By DONOVAN IRVEN, October 2020
Art is a way for people to make sense of their world. It is not reducible to this alone, but among the primary roles of art in society is that of making meaning. It shares this in common with philosophy. Their modes of engaging the world are different, but they share the basic function of helping us make sense of the conditions we encounter, of the situation we find ourselves in, the future yet to be disclosed. Art and philosophy meet in art criticism, in the effort to explicitly grapple with the meaning embodied in art as it appears in its historical moment and speaks from its place in time to an audience that receives its messages.
Filo Sofi Arts is dedicating this column to the philosophical interrogation of art and the art world. It is about art and philosophy together. We will draw from interviews and dialogues with artists, curators, critics, collectors, dealers, with makers and lovers of art, to deepen our own understanding of how art discloses the world and share those discoveries with our readers. These conversations are timely. It is not Filo Sofi’s mission to retread the movements of art history, but to help write the immediate history of our current moment by listening to those who try to make sense of it. In the context of these essays, art history becomes important as a means of understanding the world today and the influences, adaptations, appropriations, and recurrences that reverberate from the past into the contemporary art scene.
Filo Sofi Arts was founded by Gabrielle Aruta as an art gallery with a unique vision. Aruta has assembled a team of expert aestheticians to cultivate a gallery experience that brings our relationship to art and its meaning into question. It is the spirit of questioning that makes this column an extension of Filo Sofi’s educational practice. The tagline “...inquire philosophically within” invites readers to a dialogue with and about art, between the artist, their audience, the critic, the collector, and the curator. These relationships shape the presentation of art, how it might speak to us, how we can approach and interrogate the art, and on what terms. Disclosures brings these relationships to the fore and highlights their role in the creation of an art work’s meaning.
The goal is to deepen our understanding and appreciation of art and its world by providing a philosophical lens through which we can look anew. This approach makes us less certain, less sure, that we have all the answers about a work and its relationships. To inquire philosophically within is not only an invitation to enter the gallery, but also a welcome opportunity to look within ourselves to better understand our own place in the world and our own relationship with art.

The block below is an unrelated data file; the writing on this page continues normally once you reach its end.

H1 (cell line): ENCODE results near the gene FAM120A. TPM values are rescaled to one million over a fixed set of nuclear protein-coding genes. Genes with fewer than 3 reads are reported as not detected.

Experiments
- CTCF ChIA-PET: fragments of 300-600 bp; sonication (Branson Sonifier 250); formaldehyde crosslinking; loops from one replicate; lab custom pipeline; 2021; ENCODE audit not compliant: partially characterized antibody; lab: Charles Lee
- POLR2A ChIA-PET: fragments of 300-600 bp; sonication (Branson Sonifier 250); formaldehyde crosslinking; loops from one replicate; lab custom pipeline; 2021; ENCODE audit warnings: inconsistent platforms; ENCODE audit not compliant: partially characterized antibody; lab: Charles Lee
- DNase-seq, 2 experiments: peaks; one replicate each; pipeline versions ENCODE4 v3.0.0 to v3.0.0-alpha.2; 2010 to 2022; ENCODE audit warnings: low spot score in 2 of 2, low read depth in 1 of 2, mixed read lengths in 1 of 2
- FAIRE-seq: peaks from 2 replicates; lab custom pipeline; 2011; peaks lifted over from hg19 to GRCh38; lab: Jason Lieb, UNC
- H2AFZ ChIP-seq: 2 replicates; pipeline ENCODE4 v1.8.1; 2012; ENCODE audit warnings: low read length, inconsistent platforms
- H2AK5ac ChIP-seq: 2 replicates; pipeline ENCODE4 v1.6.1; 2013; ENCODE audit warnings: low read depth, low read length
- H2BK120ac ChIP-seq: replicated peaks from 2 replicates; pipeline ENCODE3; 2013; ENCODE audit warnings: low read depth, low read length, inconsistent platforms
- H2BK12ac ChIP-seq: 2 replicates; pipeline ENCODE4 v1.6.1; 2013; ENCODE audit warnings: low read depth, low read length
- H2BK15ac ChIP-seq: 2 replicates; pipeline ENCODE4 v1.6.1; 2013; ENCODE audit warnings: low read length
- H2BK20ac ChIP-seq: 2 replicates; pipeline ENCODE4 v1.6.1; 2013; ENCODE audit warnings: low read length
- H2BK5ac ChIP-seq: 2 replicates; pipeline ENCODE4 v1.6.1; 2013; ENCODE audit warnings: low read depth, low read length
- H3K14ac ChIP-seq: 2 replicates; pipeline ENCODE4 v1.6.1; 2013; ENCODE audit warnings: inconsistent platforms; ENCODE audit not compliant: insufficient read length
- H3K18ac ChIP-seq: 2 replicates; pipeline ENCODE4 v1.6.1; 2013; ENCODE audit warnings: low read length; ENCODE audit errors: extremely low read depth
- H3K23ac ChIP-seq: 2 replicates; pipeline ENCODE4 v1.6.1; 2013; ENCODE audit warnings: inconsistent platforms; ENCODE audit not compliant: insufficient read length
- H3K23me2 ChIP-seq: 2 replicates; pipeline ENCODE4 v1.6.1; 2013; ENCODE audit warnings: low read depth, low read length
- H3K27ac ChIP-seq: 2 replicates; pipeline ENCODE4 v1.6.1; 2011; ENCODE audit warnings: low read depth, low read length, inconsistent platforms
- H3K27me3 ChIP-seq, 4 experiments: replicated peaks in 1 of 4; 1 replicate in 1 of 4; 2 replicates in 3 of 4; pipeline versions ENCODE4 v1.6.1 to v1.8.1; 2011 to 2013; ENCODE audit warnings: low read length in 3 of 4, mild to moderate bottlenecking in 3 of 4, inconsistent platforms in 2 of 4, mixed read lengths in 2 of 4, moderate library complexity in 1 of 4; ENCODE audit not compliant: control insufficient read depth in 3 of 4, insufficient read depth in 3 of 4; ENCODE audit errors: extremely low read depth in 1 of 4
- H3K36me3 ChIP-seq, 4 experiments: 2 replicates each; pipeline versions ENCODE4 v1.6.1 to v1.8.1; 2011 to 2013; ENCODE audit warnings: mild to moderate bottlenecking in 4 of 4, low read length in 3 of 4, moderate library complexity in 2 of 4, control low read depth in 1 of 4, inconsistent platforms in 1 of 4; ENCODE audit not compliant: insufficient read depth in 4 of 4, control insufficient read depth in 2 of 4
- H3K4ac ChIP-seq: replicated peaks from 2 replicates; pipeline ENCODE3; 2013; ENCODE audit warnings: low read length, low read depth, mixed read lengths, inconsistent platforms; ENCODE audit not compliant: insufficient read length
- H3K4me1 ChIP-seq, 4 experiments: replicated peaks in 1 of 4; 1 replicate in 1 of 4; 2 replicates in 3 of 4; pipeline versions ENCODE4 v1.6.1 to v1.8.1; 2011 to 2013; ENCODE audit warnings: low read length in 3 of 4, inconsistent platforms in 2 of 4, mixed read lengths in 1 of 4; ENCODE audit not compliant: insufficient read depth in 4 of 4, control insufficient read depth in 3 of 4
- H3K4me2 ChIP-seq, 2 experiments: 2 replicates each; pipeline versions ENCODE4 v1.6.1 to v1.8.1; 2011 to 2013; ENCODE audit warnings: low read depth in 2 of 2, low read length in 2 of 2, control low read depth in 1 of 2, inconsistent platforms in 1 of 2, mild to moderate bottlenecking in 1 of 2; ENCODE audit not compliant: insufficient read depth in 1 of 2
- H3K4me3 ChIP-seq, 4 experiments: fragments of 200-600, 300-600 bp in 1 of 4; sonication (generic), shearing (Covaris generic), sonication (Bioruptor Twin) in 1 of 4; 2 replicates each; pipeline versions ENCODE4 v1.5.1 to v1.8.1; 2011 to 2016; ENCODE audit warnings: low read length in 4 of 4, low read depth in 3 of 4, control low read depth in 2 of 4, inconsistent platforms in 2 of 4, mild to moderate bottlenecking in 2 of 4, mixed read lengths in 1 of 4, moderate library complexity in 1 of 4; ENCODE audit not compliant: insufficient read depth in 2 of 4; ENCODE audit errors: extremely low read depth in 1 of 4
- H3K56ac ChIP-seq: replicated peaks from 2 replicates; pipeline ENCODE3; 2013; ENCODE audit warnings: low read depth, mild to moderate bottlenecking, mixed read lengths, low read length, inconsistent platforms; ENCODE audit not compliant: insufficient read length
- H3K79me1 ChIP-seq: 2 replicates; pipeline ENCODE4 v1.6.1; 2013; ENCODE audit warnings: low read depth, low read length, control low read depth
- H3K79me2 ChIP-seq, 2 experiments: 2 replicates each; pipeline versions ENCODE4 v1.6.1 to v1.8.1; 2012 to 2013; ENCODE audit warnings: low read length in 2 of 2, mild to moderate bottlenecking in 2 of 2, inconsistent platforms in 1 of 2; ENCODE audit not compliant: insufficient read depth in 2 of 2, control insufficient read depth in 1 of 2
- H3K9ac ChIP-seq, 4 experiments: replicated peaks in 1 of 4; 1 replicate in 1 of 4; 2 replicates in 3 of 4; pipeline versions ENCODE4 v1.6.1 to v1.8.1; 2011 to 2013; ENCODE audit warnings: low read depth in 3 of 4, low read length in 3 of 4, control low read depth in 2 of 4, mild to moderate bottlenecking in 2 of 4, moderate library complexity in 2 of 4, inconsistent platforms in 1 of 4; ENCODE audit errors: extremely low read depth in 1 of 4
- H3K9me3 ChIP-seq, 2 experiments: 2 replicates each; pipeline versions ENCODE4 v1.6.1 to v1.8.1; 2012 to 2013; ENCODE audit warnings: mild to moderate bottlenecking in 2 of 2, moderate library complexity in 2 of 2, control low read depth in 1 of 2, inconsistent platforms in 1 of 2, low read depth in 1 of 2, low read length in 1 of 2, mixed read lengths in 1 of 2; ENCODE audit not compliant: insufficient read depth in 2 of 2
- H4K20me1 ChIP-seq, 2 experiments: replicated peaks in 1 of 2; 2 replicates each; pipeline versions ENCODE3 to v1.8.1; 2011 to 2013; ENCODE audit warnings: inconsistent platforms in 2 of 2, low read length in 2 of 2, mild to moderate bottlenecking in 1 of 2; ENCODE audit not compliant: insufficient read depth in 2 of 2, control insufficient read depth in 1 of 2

Each of us must be mindful of our own place in the world, our own position and prejudices, our privileges and disadvantages, and we can listen earnestly and openly to the others who speak to us. But we received these words, this art, these communications, always from where we are, where we have been, with an eye to where we are going. To speak about art that comes from a range of experiences will require, will demand, that we seek out philosophers and thinkers who themselves have developed the necessary expertise on the matter. Many of these articles will be written by me, Filo Sofi’s Director of Philosophical Praxis, but many voices will be required to sing fully with the chorus of the art world’s many ensembles.
Art will speak to all who will listen. Art may not be for everyone, or speak to everyone, but it does address those who make themselves available to receive it. This requires work. It requires understanding. It is not natural or easy. It is a labor of love capable of building a profound solidarity.
Ultimately, it is perhaps this solidarity that we hope most earnestly to disclose. Through the work of art, it becomes possible to take the radical particularities of individuals and their communities and, through form and style, embody those particularities as universal. In this way, we can communicate with one another and rediscover the joy our differences might bring.
We hope you will join us, inquire philosophically within, and rediscover the wonder of art and its disclosures. WM
Filo Sofi Arts Disclosures is a series of philosophical reflections on art and its place in the world. It has grown out of owner Gabrielle Aruta's progressive mission to bring art and philosophy together in thoughtful public engagement.
Donovan Irven is a philosopher, essayist, and writer of fiction currently serving as the Director of Philosophical Praxis for Filo Sofi Arts. You can follow him on Twitter and Instagram @donovanirven.view all articles from this author